Service user and carer involvement and participation can be challenging and also rewarding. However it is very valuable to social work practice, service users and carers can get involved in their own package of services or in a strategic planning and service development. ‘Users’ views of the quality of services and their participation in providing regular feedback on all aspects of social work are therefore an essential part of good practice’,(Warren, 2009, p.15). Service users’ and carers’ perspectives on services provided, have been sought by many researches for and also evaluators. However, in the recent years there has been a distribution of power which has resulted in the participation of the service users but also giving them the power to drive the research project.
In conclusion, social work is a challenging profession which continually challenges the boundaries of its practitioners, whether on a personal, cultural or professional level. Ethics, morals and values are all essential parts of the profession practice. Social workers have to practice in e reflective way, while recognizing diversities which they come across in a daily basis. ‘A social work practice that takes no account of existing inequalities runs the risk of: failing to recognize important factors in someone’s live, causing tension, reinforcing the negative effects of discrimination’ (Thompson, 2009, p.26).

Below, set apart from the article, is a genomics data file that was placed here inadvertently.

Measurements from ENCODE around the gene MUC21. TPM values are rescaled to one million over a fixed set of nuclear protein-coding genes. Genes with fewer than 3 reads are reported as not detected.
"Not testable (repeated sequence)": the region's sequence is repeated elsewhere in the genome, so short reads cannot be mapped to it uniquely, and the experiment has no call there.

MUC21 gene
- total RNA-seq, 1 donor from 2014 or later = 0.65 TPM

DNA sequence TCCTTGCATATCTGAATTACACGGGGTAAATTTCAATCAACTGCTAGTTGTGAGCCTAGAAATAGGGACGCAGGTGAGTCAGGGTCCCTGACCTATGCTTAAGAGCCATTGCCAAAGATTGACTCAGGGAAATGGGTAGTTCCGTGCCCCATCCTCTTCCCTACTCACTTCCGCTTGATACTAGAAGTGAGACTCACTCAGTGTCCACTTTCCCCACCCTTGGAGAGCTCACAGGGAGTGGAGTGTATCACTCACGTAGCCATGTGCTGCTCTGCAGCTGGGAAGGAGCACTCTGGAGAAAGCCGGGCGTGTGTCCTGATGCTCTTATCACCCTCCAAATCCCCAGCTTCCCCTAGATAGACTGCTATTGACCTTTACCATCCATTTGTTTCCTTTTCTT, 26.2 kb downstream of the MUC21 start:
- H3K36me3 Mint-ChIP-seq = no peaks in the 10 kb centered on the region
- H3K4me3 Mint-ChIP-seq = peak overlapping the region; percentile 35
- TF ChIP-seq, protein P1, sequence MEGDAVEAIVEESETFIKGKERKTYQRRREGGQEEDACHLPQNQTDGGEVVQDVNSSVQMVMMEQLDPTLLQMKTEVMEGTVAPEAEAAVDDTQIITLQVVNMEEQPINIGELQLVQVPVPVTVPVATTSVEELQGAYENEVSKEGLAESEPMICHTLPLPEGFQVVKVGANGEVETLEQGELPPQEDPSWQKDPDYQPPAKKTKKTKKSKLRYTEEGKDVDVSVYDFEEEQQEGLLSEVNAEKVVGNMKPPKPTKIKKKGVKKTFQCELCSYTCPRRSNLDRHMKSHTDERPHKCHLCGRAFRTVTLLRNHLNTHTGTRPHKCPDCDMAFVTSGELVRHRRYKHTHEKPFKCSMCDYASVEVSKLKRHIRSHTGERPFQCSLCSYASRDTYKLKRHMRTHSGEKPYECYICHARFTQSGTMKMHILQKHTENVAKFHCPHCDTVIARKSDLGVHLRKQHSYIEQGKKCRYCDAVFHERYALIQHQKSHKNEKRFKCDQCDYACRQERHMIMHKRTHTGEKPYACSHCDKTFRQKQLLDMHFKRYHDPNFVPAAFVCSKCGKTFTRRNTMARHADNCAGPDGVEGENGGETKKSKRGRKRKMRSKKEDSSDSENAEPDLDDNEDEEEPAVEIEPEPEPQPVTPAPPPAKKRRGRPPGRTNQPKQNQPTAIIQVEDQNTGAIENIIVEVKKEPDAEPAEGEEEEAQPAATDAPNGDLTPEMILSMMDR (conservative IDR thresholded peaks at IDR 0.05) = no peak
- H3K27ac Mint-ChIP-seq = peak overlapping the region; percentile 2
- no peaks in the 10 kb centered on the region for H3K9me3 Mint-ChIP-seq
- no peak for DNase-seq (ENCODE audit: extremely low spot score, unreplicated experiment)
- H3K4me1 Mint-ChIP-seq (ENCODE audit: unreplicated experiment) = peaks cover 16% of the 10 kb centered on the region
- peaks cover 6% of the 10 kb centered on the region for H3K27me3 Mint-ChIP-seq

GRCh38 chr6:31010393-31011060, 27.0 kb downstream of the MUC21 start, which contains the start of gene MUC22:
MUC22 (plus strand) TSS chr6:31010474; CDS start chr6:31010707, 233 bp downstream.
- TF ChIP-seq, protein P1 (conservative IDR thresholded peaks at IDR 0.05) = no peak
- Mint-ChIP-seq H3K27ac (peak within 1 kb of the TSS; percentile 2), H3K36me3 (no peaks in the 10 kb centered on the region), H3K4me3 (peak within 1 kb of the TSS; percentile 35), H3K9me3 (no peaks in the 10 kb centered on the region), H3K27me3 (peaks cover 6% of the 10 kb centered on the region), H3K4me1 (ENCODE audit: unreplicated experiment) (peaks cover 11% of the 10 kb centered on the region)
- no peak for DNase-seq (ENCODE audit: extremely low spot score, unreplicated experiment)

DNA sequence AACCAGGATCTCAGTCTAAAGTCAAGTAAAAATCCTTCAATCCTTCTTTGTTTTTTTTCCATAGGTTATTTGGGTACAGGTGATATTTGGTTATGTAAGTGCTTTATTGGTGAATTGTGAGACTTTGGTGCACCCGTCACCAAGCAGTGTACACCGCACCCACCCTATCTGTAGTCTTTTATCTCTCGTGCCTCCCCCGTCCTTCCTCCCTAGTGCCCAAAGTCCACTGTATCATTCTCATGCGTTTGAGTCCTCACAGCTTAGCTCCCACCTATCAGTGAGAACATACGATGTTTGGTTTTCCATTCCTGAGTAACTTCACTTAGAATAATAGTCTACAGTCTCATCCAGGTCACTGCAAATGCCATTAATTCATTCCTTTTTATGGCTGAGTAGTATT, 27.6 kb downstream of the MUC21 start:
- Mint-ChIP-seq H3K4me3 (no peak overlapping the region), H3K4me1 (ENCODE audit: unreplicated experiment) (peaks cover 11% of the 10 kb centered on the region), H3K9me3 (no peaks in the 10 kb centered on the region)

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Bibliography & References
- Adams, R., Domilelli, L., Payne, M., (2009), Critical Practice In Social Work, 2rd edition, Palgrave Macmillan.
- Adams, R., Domilelli, L., Payne, M., (2009), Social Work: Themes, Issues and Critical Debates, 3rd edition, Palgrave Macmillan.
- BASW (1996) The Code of Ethics for Social Work, (www.basw.co.uk – accessed: 09/04/2010)
- Crawford, K., Walke, J., (2008), Social Work with Older People, 2nd Edition, Learning Matters.
- Eby, M., Gallagher, A., Values and Ethics in Practice, Chapter 7, (Course material).
- http://www.ifsw.org/f38000138.html (accessed: 12/04/2010)
- Thompson, N., (2009), Understanding Social Work, 3rd Edition, Palgrave Macmillan.
- Trevithick, P., (2009), Social Work Skills – a practice handbook, 2nd Edition, Open University Press.
- Warren, J., (2009), Service User and Carer Participation in Social Work, Learning Matters.